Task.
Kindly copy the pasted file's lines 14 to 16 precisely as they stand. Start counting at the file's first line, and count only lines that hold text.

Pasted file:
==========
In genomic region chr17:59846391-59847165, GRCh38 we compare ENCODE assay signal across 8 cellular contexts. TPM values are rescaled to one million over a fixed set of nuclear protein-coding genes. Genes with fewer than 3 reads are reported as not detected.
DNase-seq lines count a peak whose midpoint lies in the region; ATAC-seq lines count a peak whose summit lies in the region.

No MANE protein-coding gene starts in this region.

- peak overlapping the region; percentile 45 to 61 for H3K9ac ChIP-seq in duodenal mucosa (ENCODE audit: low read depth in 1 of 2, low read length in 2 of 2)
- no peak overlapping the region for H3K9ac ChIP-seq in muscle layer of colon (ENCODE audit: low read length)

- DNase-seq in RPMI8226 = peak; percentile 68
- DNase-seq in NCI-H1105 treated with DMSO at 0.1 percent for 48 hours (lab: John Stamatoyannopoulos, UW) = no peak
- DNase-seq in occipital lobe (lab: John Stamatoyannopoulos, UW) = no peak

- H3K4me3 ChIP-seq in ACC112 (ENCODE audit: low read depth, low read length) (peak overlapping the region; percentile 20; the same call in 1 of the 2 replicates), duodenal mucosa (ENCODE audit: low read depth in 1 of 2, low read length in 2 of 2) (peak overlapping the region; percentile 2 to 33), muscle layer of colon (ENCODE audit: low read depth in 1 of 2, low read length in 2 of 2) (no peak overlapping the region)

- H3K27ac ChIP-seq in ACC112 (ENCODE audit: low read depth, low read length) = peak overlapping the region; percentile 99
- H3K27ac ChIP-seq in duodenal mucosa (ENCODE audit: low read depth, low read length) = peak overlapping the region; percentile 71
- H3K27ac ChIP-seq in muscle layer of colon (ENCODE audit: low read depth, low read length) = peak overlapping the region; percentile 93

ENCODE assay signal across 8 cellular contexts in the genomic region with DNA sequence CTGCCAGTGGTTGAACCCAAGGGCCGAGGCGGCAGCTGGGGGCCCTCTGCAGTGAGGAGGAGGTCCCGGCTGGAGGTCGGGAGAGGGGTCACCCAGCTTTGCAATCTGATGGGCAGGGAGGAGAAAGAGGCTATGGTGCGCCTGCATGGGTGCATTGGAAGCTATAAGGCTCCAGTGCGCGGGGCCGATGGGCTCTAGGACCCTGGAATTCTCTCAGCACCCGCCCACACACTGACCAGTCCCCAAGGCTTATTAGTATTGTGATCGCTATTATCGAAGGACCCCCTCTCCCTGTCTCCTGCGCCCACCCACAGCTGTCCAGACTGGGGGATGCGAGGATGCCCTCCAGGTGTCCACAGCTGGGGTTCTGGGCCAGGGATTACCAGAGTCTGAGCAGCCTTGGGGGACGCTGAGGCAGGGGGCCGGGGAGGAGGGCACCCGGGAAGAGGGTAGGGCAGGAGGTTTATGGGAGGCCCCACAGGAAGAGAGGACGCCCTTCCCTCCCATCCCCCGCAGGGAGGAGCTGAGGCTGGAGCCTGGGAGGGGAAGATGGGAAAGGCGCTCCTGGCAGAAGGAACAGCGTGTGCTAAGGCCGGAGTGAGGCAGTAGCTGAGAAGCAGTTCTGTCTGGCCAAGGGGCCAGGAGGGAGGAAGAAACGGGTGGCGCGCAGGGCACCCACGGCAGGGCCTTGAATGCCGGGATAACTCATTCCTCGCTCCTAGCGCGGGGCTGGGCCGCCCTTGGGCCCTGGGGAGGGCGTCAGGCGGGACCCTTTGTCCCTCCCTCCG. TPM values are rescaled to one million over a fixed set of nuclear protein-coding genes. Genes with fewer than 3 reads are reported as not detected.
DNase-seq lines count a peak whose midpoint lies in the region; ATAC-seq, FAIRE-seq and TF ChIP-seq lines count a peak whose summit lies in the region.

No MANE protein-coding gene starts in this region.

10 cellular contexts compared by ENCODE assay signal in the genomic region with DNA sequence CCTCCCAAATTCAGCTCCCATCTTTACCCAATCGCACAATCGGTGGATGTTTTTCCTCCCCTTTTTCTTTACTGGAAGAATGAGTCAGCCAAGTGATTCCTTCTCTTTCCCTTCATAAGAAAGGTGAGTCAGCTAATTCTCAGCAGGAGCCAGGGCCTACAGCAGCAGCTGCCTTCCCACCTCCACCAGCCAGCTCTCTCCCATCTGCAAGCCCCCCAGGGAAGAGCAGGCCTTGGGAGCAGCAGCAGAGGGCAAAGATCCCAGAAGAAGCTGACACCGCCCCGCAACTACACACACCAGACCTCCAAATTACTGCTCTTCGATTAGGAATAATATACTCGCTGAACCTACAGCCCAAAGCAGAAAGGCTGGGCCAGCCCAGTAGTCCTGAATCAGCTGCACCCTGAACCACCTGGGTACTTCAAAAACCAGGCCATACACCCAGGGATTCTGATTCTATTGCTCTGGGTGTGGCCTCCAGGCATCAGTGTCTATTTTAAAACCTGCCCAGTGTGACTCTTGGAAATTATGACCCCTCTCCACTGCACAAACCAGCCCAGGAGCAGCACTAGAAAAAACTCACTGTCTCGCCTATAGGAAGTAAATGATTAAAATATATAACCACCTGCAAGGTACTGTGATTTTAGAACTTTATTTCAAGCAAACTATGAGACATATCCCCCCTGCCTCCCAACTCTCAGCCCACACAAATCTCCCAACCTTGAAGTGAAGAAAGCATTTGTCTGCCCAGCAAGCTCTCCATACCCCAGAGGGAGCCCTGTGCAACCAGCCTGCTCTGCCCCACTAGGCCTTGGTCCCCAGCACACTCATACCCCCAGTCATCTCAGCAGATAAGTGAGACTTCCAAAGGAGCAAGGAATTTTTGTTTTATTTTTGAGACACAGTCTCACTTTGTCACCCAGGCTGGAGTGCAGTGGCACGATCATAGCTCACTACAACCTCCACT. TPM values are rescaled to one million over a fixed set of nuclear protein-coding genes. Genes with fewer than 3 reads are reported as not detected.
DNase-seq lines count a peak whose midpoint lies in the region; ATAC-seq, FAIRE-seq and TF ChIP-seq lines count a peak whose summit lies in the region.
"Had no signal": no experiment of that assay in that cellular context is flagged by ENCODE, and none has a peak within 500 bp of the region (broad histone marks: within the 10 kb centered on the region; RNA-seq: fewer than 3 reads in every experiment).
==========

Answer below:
DNase-seq lines count a peak whose midpoint lies in the region; ATAC-seq, FAIRE-seq and TF ChIP-seq lines count a peak whose summit lies in the region.

No MANE protein-coding gene starts in this region.

10 cellular contexts compared by ENCODE assay signal in the genomic region with DNA sequence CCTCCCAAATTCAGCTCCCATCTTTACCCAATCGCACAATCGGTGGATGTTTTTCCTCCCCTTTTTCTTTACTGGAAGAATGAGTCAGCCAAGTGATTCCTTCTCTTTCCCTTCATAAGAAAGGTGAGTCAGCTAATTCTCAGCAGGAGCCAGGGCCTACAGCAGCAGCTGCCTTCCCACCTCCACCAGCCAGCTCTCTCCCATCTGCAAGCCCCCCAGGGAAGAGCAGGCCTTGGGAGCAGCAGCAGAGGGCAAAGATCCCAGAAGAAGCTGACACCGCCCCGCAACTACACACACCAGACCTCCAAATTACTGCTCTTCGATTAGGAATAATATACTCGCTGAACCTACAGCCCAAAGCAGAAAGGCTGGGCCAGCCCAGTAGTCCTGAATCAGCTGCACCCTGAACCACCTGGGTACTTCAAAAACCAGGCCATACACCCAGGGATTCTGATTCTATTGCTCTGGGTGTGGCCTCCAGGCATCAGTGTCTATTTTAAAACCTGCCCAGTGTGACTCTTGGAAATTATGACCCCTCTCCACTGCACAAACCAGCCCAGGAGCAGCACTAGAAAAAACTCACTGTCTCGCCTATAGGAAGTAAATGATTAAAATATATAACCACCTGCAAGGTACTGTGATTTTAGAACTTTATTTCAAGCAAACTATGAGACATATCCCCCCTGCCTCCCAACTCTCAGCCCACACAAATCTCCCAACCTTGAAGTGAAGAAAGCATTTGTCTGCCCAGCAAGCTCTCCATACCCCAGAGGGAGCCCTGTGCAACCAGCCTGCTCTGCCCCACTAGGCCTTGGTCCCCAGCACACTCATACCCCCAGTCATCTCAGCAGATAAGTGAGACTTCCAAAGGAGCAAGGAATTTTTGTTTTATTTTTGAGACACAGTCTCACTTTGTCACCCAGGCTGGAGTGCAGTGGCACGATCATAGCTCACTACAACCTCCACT. TPM values are rescaled to one million over a fixed set of nuclear protein-coding genes. Genes with fewer than 3 reads are reported as not detected.